We were lucky enough to be given a Zoom talk by Ady Kerry QEP this week; his subject title ‘Sports Photography’. The selection of the images presented by this professional photographer was outstanding, and I strongly recommend that you log into his website galleries to see all of his work in greater detail than this blog post will cover. The website addresses are:- https://www.adykerry.com/ and https://adykerry.photoshelter.com/index
The range of work covered in these galleries is far wider than the title of this talk might suggest.
Ady began his photography career by joining the RAF from school as a photography specialist, and received a high standard of training within the military. This experience covered a wide range of both hardware and techniques, during a number of varied deployments. Since leaving the military he has worked as a professional photographer covering a range of commercial topics, including sports.
His opening advice regarding this genre was to both insure your photography kit separately from household insurance, and to carry liability insurance to protect you from the consequences of any pitch side incident. Additionally, he recommends getting permission from the subjects or teams prior to shooting.
Ady shoots only with prime lenses, generally with very wide apertures. This is required to allow fast shutter speeds to freeze motion, but makes the field of focus very shallow which can complicate some crowded scenes. It also has the advantage of softening the background helping to isolate the subject. When lighting conditions are poor he may slow his shutter speed to 1/1000s with a wide open aperture, and even reluctantly increase his ISO substantially where some image noise may be an acceptable compromise for his client. He takes shots in burst mode with usually three or four frames in each burst, and hopes to get around a dozen publishable shots from every match.
Ady describes sports photography as usually requiring the ball in the picture, with a typical frame often being two people and a ball. However this is not always the case, and many of the pictures shown during the talk showed such an interesting moment in the competition that the ball is not essential. Capturing striking shots we are told comes from knowing your sport and knowing the players and their likely response given the circumstances of the game. The most compelling quote from the evening was “if you see something through the camera, then you haven’t got it”. Anticipation is all in sports photography, as well as knowing the image you want to produce and properly preparing to capture it. Accurate selection of the focus point in each frame helps to take the viewer ‘into’ the picture – such subtle manipulation of the viewer can enhance the final image.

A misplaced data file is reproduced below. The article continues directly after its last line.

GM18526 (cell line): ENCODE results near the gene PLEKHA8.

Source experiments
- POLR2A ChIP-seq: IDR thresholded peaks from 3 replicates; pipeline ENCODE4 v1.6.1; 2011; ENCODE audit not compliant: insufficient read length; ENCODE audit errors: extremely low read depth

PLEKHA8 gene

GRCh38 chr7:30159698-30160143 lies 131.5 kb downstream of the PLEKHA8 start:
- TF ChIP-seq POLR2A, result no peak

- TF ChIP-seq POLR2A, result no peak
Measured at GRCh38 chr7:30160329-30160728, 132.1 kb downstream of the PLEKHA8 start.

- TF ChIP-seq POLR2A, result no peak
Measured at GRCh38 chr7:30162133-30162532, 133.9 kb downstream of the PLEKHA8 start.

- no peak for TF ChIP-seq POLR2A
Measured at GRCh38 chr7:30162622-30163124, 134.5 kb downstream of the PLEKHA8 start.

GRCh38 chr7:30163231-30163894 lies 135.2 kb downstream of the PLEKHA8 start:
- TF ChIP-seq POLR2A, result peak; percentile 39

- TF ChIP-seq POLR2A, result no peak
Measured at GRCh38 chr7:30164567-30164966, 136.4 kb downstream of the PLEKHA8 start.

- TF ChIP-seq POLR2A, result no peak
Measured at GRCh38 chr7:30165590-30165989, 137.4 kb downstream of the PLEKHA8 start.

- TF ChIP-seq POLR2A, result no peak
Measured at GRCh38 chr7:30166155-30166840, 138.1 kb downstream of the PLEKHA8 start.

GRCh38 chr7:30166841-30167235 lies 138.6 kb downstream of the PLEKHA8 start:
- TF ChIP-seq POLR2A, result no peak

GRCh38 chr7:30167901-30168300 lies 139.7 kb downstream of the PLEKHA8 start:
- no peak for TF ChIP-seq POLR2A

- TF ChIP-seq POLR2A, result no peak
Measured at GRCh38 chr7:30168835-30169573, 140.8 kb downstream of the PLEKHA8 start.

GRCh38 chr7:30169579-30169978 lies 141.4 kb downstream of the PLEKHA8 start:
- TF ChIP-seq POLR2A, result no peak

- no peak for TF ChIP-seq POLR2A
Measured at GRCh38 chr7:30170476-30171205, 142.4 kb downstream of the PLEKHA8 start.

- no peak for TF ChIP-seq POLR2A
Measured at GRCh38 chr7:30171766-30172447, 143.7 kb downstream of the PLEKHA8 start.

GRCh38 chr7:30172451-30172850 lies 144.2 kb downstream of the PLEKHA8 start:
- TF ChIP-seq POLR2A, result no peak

Professional photographers may get preferential access to sports events, giving them locations and shots impossible to achieve from the public stands. However, they are also compelled to remain pitch side throughout the most unpleasant weather conditions; not the most glamorous of situations. Ady stressed the importance of taking non-action pictures during an event, to help build the story of the match and for atmosphere, as well as ensuring the needs of your sponsor are meet.
Ady provided some pointers to the requirements of editors to either receive pictures pre-selected to suit a predetermined page template limiting the size and location of each frame, or to receive pictures with sufficient room around the subject to allow the editor to crop into the frame without compromising the subject. Some pictures are deliberately provided with uniform (bland) perimeters so that text can be superimposed onto the frame but remain legible, again without impacting the subject.
Altogether an interesting and informative evening. It brings to our attention many aspects of a sport photographer’s working life not immediately apparent to a lay audience.